We’re living in the Age of the Pitch. The Hook. The high-concept grab. And it’s a good time to be alive. There are any number of ways to open a novel, and it doesn’t have to be a blowout first page to get the job done. What’s required is perhaps as elusive and deceptively simple a thing as establishing a compelling voice, or hinting at a mystery, or telling a joke. But lengthy throat-clearing just isn’t allowed.
The Demonologist is a genuinely scary read. Is it more difficult for a book to be scary, in this age of super-saturation with images and quick-cut film editing? I always feel that it’s easy to be scary in films—just move slowly and quietly, and then have something jump out at you with screechy violins. But what makes for scary reading?
I don’t call upon the gory in The Demonologist, or any of my novels, really. And instances of explicit violence are generally rare and brief. It’s just a constraint I’ve put on myself: to create suspense and fear in the reader without pushing them into pools of blood. It’s a horror of the mind, more than a horror of the body that I’m after.
The best way to achieve this, I think, isn’t so much through creating a more hideous monster/ghost/ghoul, but through a more specific character who encounters a given monster/ghost/ghoul. It’s how the character experiences the horror that makes us scared, and the better we know that character, the more real the supernatural will be for us.
Is there anything distinctive or unusual about your work space? Besides the obvious, what do you keep on your desk? What is the view from your favorite work space?
My office is a small, under-insulated room on the third floor of our home. Uncomfortably cold in the winter, uncomfortably hot in the summer. But a little discomfort is a good thing for writing, I think (or perhaps this is a particularly Presbyterian notion). Keeps you thinking about the visceral, the real world and its real irritations.
From my window, in the background, I can see the bank towers of downtown in the distance. In the foreground, the fat squirrels staring in at me, pissed off that I keep trying to block the hole they use to make a nest under the eaves.
Describe your evening routine.
Glass of wine while making dinner. Other random stuff after the wine. But really the evening is built around the glass of wine.
What is guaranteed to make you laugh?
Reading Martin Amis.
What is guaranteed to make you cry?
What is something you always carry with you?
These days, it’s the friendship bracelets my daughter makes for me, and I wear around my wrist until, over the course of months, they fray and fall off. Then she makes me another one.
If you could bring back to life one deceased person, who would it be and why?
I don’t really do zombies.
What is your favorite snack?
Allowed: cheddar bunnies. Not allowed: Miss Vickie’s black pepper potato chips.
What phrase do you over-use?
In conversation, it may be “at the end of the day,” and I hate myself for it.
What is the story behind the publication of your first book?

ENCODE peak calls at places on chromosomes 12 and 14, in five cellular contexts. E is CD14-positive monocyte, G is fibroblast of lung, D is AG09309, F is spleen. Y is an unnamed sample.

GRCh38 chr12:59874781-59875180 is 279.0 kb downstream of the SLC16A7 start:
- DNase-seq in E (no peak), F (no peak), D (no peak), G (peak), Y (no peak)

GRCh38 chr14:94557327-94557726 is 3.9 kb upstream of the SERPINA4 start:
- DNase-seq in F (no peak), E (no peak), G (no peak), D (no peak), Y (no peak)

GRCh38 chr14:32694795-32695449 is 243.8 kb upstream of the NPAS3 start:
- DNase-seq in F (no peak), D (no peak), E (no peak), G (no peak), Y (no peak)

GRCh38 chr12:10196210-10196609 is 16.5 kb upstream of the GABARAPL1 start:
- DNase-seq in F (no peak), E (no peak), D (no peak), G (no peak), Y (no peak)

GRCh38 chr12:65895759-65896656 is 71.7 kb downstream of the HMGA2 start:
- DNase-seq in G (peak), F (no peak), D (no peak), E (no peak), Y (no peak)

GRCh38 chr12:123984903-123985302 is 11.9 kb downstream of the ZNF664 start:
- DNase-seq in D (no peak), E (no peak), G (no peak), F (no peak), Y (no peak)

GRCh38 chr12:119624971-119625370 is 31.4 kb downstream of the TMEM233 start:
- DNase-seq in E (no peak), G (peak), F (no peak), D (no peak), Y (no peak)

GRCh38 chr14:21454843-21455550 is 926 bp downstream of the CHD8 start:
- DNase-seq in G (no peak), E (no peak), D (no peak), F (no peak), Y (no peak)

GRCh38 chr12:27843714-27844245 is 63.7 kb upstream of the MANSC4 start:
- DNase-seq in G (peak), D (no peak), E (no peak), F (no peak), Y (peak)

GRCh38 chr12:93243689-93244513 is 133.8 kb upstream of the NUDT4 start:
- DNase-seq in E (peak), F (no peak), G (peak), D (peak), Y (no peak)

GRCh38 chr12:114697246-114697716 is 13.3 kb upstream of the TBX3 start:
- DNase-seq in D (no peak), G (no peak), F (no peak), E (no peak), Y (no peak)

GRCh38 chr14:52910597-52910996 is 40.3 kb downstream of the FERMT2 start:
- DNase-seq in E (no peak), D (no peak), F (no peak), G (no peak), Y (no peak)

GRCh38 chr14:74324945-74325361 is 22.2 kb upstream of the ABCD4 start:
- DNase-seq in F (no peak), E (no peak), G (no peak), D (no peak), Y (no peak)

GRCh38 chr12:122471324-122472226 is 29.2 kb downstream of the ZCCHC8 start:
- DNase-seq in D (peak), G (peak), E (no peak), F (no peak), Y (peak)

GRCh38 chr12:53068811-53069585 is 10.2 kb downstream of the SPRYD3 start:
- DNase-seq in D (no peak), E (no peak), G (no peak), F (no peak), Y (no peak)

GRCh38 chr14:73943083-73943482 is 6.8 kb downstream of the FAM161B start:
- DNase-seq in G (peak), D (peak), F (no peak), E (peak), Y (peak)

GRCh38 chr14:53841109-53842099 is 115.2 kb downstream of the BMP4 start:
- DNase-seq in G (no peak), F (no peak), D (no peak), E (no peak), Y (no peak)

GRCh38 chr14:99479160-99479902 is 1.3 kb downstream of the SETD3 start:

I had been writing short stories and publishing them in literary journals through my 20s, only thinking of collecting them in book form in the most day-dreamy way. And then I get a call out of nowhere from John Metcalf, then editor of a small press, saying he’d like to publish a collection of my stories (what went on to be Kiss Me). I hadn’t submitted anything to him – he’d been pointed my way by Steven Heighton, writer and then-editor of one of the journals that had published me. It was all done, in the kindest way, behind my back.
Was there a specific moment when you felt you had “made it” as an author?
No one moment, I don’t think. But each year I submit my tax return and think “This income, as unreliable as it is, was exclusively generated out of the proceeds from stuff I made up,” and I’m filled with wonder and pride.
What do you need to have produced/completed in order to feel that you’ve had a productive writing day?
When I’m in the middle of a first draft, it’s all about the word count. I don’t let myself unlock the chains to the desk until I’ve hit a certain number (having learned that merely spending time at the desk guarantees nothing). The word count itself varies over the course of the project, starting out smaller at the beginning, and increasing as I grow more confident in the novel’s world.
Tell us a funny story related to a book tour or book event.
I once gave a reading in a mall, after hours. Not in a store in a mall, but the vast mezzanine of the mall itself, near the dribbling, incontinent fountain. It was sort of interesting and bit spooky, in a Dawn of the Dead sort of way, until we realized… Nobody can stop the muzak! Apparently they play that stuff over the PA 24/7, and we couldn’t track down whatever manager or god who might make it stop. So I gave my reading through an echoing soundtrack of a symphonic version of “Smells Like Teen Spirit.”
What advice would you give to an aspiring author?
Don’t submit anything until you have read it and re-read it, then read it aloud to yourself a few times, and asked harshly critical friends and/or family to read it, then sat on it awhile and worked on it some more. Resist the urge to hit SEND.
What would you like carved onto your tombstone?
“Gentleman. Wit. Craftsman. Sexy as Hell.”
Tell us something about yourself that is largely unknown and perhaps surprising.
I’m very, very goofy.
What is your next project?
A new novel about…SHUT UP! IT’S TOO EARLY TO “ABOUT” IT!
This interview is an expansion of Noah Charney’s weekly “How I Write” series on The Daily Beast, which comes out every Wednesday.